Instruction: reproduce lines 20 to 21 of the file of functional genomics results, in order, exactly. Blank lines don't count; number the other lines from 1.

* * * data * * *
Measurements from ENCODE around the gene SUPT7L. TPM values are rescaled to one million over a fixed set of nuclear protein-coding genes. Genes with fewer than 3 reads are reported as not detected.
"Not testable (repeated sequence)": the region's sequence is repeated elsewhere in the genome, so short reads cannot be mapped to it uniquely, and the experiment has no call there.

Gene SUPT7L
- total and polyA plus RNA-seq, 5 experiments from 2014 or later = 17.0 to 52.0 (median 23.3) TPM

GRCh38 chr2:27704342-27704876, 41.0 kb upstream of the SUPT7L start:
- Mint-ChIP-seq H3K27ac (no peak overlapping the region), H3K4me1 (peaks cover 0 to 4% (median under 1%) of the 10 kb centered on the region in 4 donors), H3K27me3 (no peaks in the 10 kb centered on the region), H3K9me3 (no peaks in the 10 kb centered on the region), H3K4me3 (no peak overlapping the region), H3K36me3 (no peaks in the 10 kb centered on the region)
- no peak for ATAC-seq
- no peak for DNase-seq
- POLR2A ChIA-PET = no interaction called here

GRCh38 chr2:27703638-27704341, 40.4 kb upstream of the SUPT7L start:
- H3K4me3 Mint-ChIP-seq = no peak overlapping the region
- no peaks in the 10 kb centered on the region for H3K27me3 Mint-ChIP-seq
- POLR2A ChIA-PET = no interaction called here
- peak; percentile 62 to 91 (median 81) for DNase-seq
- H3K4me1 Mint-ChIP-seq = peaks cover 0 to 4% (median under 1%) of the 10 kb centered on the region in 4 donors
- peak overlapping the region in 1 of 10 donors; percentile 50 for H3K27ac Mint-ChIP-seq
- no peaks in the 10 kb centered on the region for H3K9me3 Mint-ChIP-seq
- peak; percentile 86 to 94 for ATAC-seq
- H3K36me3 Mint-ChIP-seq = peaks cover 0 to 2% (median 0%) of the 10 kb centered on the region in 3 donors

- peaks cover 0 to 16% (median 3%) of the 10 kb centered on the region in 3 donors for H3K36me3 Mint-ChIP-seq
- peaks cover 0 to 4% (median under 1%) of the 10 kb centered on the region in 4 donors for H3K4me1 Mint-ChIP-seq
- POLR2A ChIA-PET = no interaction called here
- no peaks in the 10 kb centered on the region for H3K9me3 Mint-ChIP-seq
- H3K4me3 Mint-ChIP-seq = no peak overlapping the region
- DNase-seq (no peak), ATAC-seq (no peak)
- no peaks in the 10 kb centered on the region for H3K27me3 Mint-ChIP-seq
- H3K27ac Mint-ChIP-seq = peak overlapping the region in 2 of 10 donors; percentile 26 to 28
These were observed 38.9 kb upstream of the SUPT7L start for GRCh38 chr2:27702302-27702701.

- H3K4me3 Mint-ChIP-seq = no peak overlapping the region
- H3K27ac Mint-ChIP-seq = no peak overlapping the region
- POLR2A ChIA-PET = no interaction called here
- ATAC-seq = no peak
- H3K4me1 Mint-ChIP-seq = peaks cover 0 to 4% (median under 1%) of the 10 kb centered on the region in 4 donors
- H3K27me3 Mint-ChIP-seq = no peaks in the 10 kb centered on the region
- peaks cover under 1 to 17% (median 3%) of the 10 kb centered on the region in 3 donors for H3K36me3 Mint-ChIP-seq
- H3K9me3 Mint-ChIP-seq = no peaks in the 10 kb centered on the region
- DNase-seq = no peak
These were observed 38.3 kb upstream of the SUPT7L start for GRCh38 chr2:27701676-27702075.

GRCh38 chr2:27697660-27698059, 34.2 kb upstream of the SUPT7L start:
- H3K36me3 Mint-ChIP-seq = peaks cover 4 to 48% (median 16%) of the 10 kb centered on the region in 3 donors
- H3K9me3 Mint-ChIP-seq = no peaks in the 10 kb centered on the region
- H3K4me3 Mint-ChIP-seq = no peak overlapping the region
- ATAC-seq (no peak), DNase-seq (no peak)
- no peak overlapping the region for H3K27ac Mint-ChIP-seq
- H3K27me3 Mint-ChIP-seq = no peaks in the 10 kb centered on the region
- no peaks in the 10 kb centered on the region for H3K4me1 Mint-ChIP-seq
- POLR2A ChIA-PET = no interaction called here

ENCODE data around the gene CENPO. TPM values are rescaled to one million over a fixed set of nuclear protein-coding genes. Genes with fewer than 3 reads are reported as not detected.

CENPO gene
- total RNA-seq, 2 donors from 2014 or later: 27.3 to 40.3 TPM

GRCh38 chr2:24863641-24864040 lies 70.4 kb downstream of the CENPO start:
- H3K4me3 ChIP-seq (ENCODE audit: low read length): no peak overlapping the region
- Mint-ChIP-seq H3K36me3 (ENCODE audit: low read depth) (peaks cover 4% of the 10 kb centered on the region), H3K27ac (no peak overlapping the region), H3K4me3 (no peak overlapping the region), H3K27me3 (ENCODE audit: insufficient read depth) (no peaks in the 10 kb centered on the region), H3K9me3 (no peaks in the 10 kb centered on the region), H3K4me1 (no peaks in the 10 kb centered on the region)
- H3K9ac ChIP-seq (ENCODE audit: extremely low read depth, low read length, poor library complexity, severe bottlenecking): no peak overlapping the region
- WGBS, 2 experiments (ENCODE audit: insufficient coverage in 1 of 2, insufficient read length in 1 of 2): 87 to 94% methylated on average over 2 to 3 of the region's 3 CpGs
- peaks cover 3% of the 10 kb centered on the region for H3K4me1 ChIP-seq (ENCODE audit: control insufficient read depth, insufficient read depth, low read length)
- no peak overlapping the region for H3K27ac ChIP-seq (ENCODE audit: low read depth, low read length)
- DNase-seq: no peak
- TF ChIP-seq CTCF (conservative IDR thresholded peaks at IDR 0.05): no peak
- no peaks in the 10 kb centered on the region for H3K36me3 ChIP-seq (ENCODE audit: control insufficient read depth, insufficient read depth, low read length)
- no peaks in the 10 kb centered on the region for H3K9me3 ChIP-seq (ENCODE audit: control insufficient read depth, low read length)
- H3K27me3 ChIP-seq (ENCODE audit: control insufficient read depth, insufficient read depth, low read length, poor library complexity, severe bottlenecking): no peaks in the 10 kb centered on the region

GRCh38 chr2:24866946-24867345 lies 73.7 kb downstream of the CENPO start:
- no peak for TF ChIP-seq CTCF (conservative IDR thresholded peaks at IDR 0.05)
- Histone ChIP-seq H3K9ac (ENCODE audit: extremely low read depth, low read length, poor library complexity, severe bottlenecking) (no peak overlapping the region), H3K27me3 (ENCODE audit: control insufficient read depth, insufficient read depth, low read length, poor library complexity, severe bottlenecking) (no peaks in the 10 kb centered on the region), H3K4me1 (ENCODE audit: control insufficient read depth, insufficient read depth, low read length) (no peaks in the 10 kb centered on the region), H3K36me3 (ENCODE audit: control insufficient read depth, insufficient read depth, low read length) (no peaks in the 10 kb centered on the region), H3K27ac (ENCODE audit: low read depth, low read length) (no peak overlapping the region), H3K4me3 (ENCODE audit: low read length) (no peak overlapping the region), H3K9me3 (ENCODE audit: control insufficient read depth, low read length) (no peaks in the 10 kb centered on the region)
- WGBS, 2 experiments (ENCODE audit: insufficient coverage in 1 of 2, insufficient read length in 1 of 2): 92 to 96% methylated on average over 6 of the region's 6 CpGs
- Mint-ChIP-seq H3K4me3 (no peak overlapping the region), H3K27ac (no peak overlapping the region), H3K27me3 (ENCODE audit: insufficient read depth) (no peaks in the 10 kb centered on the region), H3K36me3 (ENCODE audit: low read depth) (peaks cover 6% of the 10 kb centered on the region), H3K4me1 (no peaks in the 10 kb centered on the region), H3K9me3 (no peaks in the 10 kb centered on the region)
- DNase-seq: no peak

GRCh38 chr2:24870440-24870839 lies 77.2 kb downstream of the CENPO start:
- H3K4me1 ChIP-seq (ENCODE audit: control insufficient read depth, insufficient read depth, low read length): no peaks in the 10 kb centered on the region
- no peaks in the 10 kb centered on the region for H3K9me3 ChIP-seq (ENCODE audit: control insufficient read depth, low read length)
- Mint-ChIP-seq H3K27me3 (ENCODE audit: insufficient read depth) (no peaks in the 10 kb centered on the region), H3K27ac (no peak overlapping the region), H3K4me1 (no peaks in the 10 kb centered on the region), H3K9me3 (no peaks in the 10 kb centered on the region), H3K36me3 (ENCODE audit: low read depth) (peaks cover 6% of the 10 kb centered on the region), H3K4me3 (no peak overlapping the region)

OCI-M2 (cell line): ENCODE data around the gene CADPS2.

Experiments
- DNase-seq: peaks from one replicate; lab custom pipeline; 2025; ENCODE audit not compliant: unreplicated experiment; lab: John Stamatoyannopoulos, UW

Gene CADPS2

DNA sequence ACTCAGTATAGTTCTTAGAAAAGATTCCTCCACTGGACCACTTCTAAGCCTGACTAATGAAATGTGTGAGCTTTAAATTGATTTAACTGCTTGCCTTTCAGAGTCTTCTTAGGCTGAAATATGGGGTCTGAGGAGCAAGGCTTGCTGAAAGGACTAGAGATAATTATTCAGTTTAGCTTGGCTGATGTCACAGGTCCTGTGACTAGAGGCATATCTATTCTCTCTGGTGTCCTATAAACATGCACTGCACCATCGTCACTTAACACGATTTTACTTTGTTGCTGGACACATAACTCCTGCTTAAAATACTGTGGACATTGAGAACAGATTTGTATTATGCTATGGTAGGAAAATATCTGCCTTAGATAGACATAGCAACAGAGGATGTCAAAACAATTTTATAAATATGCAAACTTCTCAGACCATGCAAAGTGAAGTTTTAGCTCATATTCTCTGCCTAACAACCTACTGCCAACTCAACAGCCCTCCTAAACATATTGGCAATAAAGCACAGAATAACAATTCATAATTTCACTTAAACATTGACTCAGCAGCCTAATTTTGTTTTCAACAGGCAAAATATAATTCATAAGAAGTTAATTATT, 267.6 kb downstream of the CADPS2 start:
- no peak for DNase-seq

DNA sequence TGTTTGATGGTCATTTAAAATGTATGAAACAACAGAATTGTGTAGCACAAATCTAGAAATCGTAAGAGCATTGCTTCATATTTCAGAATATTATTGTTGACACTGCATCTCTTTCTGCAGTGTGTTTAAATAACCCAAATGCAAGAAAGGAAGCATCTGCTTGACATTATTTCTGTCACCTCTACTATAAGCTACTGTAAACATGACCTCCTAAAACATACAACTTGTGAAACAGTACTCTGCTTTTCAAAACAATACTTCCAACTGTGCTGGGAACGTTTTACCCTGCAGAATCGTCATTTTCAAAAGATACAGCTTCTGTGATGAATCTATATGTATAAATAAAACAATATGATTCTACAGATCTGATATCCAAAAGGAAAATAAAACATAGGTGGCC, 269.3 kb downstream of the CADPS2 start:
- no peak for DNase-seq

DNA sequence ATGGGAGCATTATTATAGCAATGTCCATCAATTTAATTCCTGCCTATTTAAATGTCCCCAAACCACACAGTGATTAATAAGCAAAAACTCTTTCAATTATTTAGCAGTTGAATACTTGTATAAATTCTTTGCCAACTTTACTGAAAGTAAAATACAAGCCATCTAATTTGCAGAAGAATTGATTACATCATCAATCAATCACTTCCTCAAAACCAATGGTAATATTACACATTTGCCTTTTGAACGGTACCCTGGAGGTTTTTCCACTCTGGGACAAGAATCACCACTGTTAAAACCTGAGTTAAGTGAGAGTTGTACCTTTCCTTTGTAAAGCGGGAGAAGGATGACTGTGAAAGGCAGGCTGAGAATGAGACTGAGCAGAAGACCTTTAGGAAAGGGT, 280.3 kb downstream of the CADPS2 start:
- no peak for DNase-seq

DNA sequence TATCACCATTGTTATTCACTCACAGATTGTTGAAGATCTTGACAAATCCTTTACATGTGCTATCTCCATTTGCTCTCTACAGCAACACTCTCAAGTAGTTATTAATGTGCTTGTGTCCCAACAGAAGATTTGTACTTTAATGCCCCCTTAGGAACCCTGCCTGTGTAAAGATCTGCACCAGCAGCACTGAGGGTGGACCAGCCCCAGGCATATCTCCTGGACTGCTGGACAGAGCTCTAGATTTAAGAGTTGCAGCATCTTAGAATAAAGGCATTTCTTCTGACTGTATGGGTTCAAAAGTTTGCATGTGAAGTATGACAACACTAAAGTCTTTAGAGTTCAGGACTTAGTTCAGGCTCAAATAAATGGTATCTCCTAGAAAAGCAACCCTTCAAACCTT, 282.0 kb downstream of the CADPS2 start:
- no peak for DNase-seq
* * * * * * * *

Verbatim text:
- peaks cover 0 to 16% (median 3%) of the 10 kb centered on the region in 3 donors for H3K36me3 Mint-ChIP-seq
- peaks cover 0 to 4% (median under 1%) of the 10 kb centered on the region in 4 donors for H3K4me1 Mint-ChIP-seq